Olivia Rodrigo's 'Acrid' demonstrates she's more than just 'Drivers Permit'

 


Is there more to Olivia Rodrigo than "Drivers Permit"? 


The "Secondary School Melodic: The Melodic: The Arrangement" star came out terminating on all chambers with her introduction single, the No. 1 hit "Drivers Permit." The online media show tune of 2021 was reputed to be about her being on the losing side of an affection triangle with her co-star Joshua Bassett and Sabrina Woodworker — supposedly "that light young lady who consistently made me question." 


That is to say, when "Saturday Night Live" does a whole production about your separation anthem — which is the thing that happened when "Bridgerton" stud Regé-Jean Page facilitated the show in February — you have undoubtedly arrived at pop-social mass. 


However, when you begin with such a raving success, you may feel that the best way to go would be down for Rodrigo. 


Would you be able to say one-hit wonder? 


Nonetheless, the 18-year-old pop divette — who carefully took as much time as necessary between delivering "Drivers Permit" in January and dropping her presentation collection "Sharp," out now — is the genuine article. Numerous fans appear to concur, calling the record "relatable" and "fire" and "an embrace from a friend or family member."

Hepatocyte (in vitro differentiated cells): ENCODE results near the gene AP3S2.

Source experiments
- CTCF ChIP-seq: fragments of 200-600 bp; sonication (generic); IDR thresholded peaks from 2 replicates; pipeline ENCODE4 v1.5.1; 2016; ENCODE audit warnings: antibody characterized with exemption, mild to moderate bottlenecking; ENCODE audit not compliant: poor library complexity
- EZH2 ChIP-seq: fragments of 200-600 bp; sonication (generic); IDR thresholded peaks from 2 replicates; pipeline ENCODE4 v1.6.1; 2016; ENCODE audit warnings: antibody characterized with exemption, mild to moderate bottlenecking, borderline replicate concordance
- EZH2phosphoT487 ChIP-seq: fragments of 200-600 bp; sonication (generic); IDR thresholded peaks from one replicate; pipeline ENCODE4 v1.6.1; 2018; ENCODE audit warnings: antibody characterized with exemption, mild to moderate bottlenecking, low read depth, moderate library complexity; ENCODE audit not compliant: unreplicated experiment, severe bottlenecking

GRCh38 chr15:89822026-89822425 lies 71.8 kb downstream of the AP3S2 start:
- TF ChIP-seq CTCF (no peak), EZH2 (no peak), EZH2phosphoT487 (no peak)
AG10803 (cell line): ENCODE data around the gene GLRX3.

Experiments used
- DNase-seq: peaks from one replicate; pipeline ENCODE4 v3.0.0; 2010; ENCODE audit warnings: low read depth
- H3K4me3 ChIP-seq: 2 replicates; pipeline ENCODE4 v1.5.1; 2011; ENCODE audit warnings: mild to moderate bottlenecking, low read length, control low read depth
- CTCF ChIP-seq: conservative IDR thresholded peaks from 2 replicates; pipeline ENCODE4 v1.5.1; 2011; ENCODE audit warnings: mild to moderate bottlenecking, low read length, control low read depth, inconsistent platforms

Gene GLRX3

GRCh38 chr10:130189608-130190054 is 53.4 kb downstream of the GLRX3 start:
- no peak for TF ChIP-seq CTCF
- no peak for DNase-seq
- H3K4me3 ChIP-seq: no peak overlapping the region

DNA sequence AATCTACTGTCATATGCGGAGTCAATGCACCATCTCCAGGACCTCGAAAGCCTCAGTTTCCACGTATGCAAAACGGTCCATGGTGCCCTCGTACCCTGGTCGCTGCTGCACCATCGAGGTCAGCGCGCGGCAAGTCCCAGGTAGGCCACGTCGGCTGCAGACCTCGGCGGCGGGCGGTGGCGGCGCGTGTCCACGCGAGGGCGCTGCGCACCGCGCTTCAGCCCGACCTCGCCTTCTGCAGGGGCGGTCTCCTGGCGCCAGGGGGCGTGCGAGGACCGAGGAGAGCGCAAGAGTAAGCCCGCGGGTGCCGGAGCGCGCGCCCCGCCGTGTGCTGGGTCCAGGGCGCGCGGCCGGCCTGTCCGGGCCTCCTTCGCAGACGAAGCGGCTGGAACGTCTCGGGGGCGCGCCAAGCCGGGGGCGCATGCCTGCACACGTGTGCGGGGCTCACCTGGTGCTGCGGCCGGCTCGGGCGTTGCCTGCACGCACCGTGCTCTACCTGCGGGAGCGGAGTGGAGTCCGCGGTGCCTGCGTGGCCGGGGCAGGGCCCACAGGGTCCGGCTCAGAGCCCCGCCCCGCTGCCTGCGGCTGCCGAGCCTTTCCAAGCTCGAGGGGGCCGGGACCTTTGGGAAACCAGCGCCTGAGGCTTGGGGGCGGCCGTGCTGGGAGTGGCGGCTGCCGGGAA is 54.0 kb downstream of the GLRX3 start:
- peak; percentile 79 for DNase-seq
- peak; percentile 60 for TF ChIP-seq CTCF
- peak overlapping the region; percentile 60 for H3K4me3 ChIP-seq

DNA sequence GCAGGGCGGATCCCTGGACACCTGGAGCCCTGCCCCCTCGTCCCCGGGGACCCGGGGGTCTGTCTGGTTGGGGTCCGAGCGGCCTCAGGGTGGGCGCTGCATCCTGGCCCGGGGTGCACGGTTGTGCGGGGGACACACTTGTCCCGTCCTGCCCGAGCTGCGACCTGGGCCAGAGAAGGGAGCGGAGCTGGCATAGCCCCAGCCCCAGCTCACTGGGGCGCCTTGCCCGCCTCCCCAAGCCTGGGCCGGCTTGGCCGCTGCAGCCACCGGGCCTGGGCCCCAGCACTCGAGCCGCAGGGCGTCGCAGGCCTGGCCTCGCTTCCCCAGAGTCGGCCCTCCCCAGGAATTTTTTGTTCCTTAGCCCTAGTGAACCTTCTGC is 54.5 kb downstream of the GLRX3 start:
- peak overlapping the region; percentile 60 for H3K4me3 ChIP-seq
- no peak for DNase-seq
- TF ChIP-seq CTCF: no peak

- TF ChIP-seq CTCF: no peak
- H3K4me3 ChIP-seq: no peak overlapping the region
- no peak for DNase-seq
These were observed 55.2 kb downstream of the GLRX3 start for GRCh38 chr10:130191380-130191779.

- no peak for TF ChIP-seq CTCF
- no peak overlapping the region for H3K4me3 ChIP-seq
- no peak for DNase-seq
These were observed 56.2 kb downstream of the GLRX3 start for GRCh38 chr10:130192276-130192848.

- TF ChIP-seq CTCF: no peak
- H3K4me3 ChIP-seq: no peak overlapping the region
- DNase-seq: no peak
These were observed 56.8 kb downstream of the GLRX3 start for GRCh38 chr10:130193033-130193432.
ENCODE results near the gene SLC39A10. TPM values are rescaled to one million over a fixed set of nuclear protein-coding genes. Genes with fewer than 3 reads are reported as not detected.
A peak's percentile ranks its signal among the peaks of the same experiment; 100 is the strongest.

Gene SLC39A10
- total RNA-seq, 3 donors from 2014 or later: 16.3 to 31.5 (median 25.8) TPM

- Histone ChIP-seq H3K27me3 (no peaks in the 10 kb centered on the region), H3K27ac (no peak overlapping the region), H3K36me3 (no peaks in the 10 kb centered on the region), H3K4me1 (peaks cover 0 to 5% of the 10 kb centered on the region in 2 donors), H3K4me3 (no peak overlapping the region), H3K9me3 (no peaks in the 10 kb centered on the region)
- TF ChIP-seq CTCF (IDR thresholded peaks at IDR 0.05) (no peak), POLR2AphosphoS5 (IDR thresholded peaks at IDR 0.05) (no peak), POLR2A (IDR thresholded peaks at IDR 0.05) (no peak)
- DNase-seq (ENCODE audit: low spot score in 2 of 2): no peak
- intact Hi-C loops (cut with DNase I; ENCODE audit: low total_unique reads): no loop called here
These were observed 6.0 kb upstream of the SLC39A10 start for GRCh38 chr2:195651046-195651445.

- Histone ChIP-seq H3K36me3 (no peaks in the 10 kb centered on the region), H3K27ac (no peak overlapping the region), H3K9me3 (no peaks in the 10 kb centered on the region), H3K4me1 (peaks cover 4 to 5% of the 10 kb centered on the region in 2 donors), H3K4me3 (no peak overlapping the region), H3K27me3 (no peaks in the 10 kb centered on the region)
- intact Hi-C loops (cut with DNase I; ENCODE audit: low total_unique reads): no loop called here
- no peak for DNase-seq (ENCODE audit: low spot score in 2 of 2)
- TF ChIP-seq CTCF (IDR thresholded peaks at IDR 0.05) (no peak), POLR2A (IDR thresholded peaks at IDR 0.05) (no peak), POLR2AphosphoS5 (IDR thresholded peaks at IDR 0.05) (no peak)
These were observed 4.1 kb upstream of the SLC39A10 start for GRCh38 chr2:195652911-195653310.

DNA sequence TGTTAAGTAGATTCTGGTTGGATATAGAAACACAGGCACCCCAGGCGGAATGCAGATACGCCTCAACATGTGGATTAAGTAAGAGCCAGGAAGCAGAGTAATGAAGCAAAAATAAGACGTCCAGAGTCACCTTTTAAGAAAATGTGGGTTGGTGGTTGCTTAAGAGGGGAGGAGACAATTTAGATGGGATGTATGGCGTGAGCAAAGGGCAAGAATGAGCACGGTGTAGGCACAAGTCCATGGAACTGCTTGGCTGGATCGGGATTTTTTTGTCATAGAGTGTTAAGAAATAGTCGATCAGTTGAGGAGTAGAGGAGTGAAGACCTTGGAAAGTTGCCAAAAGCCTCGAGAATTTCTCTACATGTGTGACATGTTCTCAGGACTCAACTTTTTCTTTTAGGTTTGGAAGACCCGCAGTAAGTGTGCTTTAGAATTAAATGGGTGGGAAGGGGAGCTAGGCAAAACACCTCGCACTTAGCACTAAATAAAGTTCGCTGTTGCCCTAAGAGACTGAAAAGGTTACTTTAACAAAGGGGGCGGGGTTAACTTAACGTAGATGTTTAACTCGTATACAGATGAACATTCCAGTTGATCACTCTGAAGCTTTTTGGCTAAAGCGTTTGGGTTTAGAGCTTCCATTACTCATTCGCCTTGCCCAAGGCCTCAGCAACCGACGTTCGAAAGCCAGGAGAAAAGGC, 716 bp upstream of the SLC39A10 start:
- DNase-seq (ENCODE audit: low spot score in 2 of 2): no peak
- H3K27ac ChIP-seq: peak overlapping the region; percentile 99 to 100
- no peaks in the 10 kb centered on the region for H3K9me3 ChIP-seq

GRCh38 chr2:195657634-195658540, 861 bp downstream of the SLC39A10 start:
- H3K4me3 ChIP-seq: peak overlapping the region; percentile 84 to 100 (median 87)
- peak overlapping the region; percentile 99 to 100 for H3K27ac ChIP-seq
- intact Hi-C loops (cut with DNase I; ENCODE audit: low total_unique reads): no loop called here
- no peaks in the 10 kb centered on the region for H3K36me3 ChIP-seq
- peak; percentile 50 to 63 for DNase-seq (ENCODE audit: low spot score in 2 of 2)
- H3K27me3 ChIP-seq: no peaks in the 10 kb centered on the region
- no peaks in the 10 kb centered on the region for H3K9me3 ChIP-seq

Think a Billie Eilish for more essential young ladies. 


Here are five features that demonstrate the "Drivers Permit" vocalist has a long way to go in her vocation. 


The initial track is a guitar-energized rave, with Rodrigo giving you access on every last bit of her teen anxiety: "I'm so uncertain/I feel that I'll pass on before I drink/And I'm so up to speed in the news/Of who likes me and who abhors you." 


Perhaps the most Eilish-esque tracks on "Acrid," this cranky second plays like a "Drivers Permit" continuation, with a down and out Rodrigo throbbing in the desired manners. 


This piano number is the best of despairing, with Rodrigo catching exactly how it feels to be your normal 18-year-old young lady instead of the star that she is. 


While Rodrigo is in mooched out mode for quite a bit of "Acrid," it's great to hear her set free here like a troublemaker pop princess with Avril-like disposition.

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